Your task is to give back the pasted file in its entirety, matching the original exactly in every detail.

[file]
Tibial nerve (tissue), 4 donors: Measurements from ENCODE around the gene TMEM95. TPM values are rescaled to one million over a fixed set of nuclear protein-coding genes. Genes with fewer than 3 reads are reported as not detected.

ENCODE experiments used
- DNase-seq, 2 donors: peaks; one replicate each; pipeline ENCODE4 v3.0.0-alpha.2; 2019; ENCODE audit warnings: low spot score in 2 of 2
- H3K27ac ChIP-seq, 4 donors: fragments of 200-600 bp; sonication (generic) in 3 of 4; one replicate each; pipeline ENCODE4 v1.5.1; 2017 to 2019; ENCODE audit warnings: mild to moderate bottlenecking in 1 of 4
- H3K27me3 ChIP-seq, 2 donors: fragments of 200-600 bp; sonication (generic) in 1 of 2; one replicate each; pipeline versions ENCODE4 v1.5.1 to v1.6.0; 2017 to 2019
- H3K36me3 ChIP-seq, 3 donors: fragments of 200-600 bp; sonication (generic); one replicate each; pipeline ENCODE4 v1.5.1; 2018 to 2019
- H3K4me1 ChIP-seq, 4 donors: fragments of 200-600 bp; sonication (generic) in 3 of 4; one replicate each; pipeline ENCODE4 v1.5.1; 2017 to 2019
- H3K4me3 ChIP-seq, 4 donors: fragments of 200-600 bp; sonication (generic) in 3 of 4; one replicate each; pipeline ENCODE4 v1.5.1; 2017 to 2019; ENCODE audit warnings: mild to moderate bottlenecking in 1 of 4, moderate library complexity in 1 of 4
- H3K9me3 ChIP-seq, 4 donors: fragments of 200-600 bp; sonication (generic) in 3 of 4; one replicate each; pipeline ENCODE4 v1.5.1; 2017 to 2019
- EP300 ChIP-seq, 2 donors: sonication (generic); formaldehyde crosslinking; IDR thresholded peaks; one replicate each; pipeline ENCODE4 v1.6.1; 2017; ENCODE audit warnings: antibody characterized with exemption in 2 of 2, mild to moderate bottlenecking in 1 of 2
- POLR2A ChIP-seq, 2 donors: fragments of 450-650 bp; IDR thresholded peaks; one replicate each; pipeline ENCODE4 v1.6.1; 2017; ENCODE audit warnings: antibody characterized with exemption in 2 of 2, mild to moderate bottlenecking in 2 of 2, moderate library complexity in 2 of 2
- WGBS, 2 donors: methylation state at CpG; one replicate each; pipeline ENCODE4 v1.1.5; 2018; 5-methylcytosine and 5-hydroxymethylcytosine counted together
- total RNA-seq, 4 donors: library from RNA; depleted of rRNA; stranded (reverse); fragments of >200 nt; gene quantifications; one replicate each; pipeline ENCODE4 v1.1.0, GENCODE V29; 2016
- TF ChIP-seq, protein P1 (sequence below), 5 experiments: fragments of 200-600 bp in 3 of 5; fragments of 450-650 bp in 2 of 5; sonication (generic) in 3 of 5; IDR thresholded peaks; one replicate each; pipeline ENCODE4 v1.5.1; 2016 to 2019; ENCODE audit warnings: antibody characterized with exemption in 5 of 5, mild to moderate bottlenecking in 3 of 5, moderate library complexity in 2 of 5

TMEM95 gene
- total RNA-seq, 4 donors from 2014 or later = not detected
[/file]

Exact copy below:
Tibial nerve (tissue), 4 donors: Measurements from ENCODE around the gene TMEM95. TPM values are rescaled to one million over a fixed set of nuclear protein-coding genes. Genes with fewer than 3 reads are reported as not detected.

ENCODE experiments used
- DNase-seq, 2 donors: peaks; one replicate each; pipeline ENCODE4 v3.0.0-alpha.2; 2019; ENCODE audit warnings: low spot score in 2 of 2
- H3K27ac ChIP-seq, 4 donors: fragments of 200-600 bp; sonication (generic) in 3 of 4; one replicate each; pipeline ENCODE4 v1.5.1; 2017 to 2019; ENCODE audit warnings: mild to moderate bottlenecking in 1 of 4
- H3K27me3 ChIP-seq, 2 donors: fragments of 200-600 bp; sonication (generic) in 1 of 2; one replicate each; pipeline versions ENCODE4 v1.5.1 to v1.6.0; 2017 to 2019
- H3K36me3 ChIP-seq, 3 donors: fragments of 200-600 bp; sonication (generic); one replicate each; pipeline ENCODE4 v1.5.1; 2018 to 2019
- H3K4me1 ChIP-seq, 4 donors: fragments of 200-600 bp; sonication (generic) in 3 of 4; one replicate each; pipeline ENCODE4 v1.5.1; 2017 to 2019
- H3K4me3 ChIP-seq, 4 donors: fragments of 200-600 bp; sonication (generic) in 3 of 4; one replicate each; pipeline ENCODE4 v1.5.1; 2017 to 2019; ENCODE audit warnings: mild to moderate bottlenecking in 1 of 4, moderate library complexity in 1 of 4
- H3K9me3 ChIP-seq, 4 donors: fragments of 200-600 bp; sonication (generic) in 3 of 4; one replicate each; pipeline ENCODE4 v1.5.1; 2017 to 2019
- EP300 ChIP-seq, 2 donors: sonication (generic); formaldehyde crosslinking; IDR thresholded peaks; one replicate each; pipeline ENCODE4 v1.6.1; 2017; ENCODE audit warnings: antibody characterized with exemption in 2 of 2, mild to moderate bottlenecking in 1 of 2
- POLR2A ChIP-seq, 2 donors: fragments of 450-650 bp; IDR thresholded peaks; one replicate each; pipeline ENCODE4 v1.6.1; 2017; ENCODE audit warnings: antibody characterized with exemption in 2 of 2, mild to moderate bottlenecking in 2 of 2, moderate library complexity in 2 of 2
- WGBS, 2 donors: methylation state at CpG; one replicate each; pipeline ENCODE4 v1.1.5; 2018; 5-methylcytosine and 5-hydroxymethylcytosine counted together
- total RNA-seq, 4 donors: library from RNA; depleted of rRNA; stranded (reverse); fragments of >200 nt; gene quantifications; one replicate each; pipeline ENCODE4 v1.1.0, GENCODE V29; 2016
- TF ChIP-seq, protein P1 (sequence below), 5 experiments: fragments of 200-600 bp in 3 of 5; fragments of 450-650 bp in 2 of 5; sonication (generic) in 3 of 5; IDR thresholded peaks; one replicate each; pipeline ENCODE4 v1.5.1; 2016 to 2019; ENCODE audit warnings: antibody characterized with exemption in 5 of 5, mild to moderate bottlenecking in 3 of 5, moderate library complexity in 2 of 5

TMEM95 gene
- total RNA-seq, 4 donors from 2014 or later = not detected